What does a newborn look like?

Parents often dream of what their new baby may look like, thinking about a pink, round, chubby-cheeked, and gurgling wonder. It may be surprising for many parents to see their newborn the first time - wet and red, with a long head, and screaming - nothing at all like they had imagined.

Newborns have many variations in normal appearance - from color to the shape of the head. Some of these differences are just temporary, part of the physical adjustments a baby goes through. Others, such as birthmarks, may be permanent. Understanding the normal appearance of newborns can help you know that your baby is healthy. Here are some of the normal variations in newborns:


A baby's skin coloring can vary greatly, depending on the baby's age, race or ethnic group, temperature, and whether or not the baby is crying. Skin color in babies often changes with both the environment and health.

When a baby is firstborn, the skin is a dark red to purple color. As the baby begins to breathe air, the color changes to red. This redness normally begins to fade on the first day. A baby's hands and feet may stay bluish in color for several days. This is a normal response to a baby's immature blood circulation. Blue coloring of other parts of the body, however, is not normal.

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Some newborns develop a yellow coloring called jaundice. This may be a normal response as the body rids excess red blood cells. However, it may indicate a more serious condition, especially if the yellow color appears on the first day and worsens. Jaundice can often be seen by gently pressing on the baby's forehead or chest and watching the color return. Laboratory tests may be needed to assess jaundice.

baby head moulding


Molding is the elongation of the shape of a baby's head. It occurs when the movable bones of the baby's head overlap to help the baby pass through the mother's birth canal. Normal shape usually returns by the end of the first week.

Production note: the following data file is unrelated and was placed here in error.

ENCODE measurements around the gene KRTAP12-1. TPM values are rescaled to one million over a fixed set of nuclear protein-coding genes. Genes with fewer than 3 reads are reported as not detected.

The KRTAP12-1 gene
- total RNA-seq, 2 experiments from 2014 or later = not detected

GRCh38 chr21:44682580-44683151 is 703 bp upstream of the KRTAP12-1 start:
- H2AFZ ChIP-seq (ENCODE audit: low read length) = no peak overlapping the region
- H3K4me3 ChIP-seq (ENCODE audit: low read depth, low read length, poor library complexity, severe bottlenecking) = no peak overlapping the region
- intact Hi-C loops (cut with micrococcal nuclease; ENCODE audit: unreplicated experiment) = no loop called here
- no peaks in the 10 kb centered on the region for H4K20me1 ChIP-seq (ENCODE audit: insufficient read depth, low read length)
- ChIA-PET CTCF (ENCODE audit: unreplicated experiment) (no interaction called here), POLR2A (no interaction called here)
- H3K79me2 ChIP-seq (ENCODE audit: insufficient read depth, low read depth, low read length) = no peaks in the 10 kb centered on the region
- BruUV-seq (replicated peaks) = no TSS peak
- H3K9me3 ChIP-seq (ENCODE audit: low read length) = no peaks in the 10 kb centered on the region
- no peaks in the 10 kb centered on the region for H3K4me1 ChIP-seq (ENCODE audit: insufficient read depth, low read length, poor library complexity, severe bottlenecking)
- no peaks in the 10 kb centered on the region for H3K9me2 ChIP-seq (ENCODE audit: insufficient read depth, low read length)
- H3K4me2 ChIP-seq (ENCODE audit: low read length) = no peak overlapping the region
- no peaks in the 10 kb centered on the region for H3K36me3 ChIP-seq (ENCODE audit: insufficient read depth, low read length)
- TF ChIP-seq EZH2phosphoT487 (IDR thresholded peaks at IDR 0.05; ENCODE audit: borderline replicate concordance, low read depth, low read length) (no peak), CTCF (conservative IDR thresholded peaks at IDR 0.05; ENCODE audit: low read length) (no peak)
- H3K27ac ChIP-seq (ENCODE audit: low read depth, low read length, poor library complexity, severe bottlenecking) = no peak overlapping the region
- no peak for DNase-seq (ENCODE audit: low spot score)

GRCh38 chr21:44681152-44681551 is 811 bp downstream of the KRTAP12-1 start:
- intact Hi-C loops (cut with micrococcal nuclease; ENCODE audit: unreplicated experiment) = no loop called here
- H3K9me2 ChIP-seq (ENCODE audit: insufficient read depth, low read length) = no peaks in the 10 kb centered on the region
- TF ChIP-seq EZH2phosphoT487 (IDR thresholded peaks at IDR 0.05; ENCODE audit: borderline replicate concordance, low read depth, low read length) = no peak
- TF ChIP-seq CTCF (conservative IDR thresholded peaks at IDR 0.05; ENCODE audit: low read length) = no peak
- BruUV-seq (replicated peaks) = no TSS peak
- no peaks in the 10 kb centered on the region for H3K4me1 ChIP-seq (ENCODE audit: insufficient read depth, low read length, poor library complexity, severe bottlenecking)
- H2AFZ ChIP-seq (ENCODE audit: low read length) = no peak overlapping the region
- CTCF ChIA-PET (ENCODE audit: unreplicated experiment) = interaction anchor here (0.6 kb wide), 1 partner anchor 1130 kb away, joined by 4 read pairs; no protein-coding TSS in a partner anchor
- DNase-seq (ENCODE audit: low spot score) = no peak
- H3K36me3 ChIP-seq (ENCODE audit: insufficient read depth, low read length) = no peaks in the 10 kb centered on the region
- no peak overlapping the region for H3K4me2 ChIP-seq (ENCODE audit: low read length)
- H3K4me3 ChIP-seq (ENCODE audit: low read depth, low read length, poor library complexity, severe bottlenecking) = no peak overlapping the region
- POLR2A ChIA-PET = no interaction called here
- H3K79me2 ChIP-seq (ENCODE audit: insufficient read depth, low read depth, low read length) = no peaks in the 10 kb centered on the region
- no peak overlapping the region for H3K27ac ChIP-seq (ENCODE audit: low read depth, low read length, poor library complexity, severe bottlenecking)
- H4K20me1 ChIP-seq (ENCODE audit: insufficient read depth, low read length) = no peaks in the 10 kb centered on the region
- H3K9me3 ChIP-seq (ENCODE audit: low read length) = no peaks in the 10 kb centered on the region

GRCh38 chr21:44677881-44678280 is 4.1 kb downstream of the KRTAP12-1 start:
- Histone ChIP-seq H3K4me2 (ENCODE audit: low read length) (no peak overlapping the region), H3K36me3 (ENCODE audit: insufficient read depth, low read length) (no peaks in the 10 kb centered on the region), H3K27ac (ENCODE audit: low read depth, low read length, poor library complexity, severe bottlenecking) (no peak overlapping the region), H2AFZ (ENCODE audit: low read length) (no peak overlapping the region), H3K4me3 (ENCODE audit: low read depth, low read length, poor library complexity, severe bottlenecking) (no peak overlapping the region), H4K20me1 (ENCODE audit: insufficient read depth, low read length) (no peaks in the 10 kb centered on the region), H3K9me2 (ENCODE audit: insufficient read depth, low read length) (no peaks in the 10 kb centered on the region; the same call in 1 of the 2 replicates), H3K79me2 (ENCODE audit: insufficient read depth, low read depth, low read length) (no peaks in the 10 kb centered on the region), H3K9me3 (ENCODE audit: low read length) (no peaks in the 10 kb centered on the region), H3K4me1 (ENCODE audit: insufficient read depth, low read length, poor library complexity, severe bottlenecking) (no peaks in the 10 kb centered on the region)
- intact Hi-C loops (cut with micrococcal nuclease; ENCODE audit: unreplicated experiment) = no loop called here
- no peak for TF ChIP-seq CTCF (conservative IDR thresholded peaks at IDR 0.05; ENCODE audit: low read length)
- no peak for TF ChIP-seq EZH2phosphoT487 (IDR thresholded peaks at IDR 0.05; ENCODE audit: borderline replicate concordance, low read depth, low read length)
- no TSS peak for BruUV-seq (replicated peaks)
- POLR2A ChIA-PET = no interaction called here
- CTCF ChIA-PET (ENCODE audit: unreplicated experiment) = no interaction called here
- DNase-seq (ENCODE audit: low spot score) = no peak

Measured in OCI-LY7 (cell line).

This is a white, greasy, cheese-like substance that covers the skin of many babies at birth. It is formed by secretions from the baby's oil glands and protects the baby's skin in the amniotic fluid during pregnancy. Vernix may not be present in babies who are born post-term (after 41 weeks of pregnancy). It does not need to be removed and usually absorbs into the skin.


Milia are tiny, white, hard spots that look like pimples on a newborn's nose. They may also appear on the chin and forehead. Milia form from oil glands and disappear on their own. When these occur in a baby's mouth and gums, they are called Epstein pearls.

Mongolian spots

Mongolian spots are blue or purple-colored splotches on the baby's lower back and buttocks. Over 80 percent of African-American, Asian, and Indian babies have Mongolian spots, but they occur in dark-skinned babies of all races. The spots are caused by a concentration of pigmented cells. They usually disappear in the first four years of life.

Erythema toxicum

Erythema toxicum is a red rash on newborns that is often described as "flea bites." The rash is common on the chest and back but may be found all over. About half of all babies develop this condition in the first few days of life. It is less common in premature babies. The cause is unknown but it is not dangerous. Erythema toxicum does not require any treatment and disappears by itself in a few days.

Acne neonatorum (baby acne)